New Hampshire State Legalizes Sports Betting

  • The sixth US state to make sports betting officially legal in 2019
  • Five retail licenses and ten mobile sports betting licenses available
  • Government hopes for $11.25m annual revenue from the sector from 2021
flag of new hampshire
New Hampshire Governor Chris Sununu has signed the sports betting legalization bill which got the legislature’s approval in June.

Sports betting now legal

New Hampshire is officially the 14th US state to see sports betting become a legal and regulated market, after Governor Chris Sununu put pen to paper on House Bill 480 on July 12.

The law was initially approved by the legislature before the last session in June was adjourned. The bill was amended three times through this process, and it took a number of weeks to reach the governor’s desk.

There are now six states that have received approval for a sports betting bill in 2019. Nine states have operating sportsbooks while seven others, as well as the district of Washington DC, have sports betting launches that are pending.

What will legal sports betting look like?

The New Hampshire sports betting scene will be overseen by the new Division of Sports Wagering, a department operating within the New Hampshire Lottery Commission. State lotteries play a key role in sports betting expansion in a number of states such as West Virginia.

There will be retail sportsbooks as well as mobile sports betting, which means that sports betting will be wide-ranging in the state. A total of 15 licenses will be up for grabs.

Five of the licenses will be for retail operations, with the remaining ten set aside for online operators. A competitive bidding process will see who receives the respective licenses.

No all-encompassing solid revenue share deal will be in place as part of the bill. Instead, the Lottery will be able to negotiate the terms with each of the licensees.

Anyone who is at least 18 years old will be able to place a sports bet and register for a mobile sports betting account remotely. In many states, bettors are initially required to go to a physical location to sign up for their account. In-play bets can only be placed through online sportsbooks, and there will be no betting on events involving New Hampshire colleges, or college events taking place in the state.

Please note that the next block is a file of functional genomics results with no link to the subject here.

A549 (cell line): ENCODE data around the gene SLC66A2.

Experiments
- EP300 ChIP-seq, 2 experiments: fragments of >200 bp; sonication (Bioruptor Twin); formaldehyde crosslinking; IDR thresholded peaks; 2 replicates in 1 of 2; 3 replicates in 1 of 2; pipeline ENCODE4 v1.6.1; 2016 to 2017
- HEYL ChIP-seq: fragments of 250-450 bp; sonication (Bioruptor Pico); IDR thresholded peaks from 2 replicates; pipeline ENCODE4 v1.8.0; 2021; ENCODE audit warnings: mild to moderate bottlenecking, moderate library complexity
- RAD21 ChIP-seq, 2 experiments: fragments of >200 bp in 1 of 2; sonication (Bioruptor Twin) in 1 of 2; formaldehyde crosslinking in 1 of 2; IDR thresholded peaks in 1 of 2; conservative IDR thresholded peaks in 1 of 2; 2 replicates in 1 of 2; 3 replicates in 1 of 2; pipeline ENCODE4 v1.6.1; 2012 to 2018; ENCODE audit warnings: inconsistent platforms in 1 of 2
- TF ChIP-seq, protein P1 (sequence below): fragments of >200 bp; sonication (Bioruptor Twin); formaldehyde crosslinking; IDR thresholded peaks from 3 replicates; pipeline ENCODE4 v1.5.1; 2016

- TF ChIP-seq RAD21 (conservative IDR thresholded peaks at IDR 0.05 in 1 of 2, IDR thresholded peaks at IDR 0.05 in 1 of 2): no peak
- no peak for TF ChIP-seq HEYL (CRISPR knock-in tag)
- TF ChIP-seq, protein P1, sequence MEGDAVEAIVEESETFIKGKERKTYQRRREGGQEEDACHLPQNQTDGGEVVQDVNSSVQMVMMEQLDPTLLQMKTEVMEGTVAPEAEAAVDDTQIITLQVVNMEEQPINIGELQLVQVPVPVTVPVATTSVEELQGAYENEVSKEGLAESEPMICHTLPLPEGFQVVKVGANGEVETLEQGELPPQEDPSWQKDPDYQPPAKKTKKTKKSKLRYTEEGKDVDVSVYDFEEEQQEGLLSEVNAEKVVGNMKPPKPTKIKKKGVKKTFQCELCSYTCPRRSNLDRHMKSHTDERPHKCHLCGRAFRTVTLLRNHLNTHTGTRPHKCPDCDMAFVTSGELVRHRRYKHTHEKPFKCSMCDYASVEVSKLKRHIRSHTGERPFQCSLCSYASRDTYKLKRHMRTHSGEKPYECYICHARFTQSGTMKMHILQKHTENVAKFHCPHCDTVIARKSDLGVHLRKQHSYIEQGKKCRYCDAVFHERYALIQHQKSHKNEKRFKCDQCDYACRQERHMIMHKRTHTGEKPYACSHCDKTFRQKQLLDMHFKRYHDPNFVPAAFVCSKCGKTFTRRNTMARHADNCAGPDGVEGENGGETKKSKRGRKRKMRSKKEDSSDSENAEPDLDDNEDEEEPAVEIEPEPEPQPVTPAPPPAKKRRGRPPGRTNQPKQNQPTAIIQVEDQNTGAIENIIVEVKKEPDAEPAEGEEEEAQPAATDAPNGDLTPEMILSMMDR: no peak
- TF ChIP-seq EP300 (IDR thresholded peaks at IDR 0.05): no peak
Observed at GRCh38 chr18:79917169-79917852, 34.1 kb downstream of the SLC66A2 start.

There are hopes from one of the bill sponsors, Representative Timothy Lang, that some of the restrictions can be removed in the future.

What does the future hold?

New Hampshire is only a small state, with a population of about 1.3 million people. There are currently no casinos in the region, but there are some smaller-scale gambling operations that offer forms of casino gaming like roulette, craps, and blackjack.

The racetracks no longer host races but operate as racinos, and the state lottery is popular. However, there is hope that legalizing sports betting will have a decent impact on the fortunes of the state. Tax revenues from the activity will be greatly welcomed. The state is also using this as a vehicle to stop illegal sports betting from taking place.

Governor Sununu has already included $10m from sports betting in his draft budget for 2020. The plan is to get at least $11.25m in state revenue each year when the market begins to mature from 2021 onwards. Mobile sports betting has proven to be massively successful in New Jersey, with more than 80% of sports bets coming from mobile sources.

New Hampshire mobile sports betting could attract a lot of attention from neighboring states. People will likely cross state lines regularly to place mobile sports bets. For instance, most Rhode Island residents are closer to New Hampshire state lines than to the casinos in their own state – which only have retail sportsbooks.

The target date for the sportsbooks to launch is July 1, 2020. This gives the regulator time to develop a solid regulatory framework for the sector.

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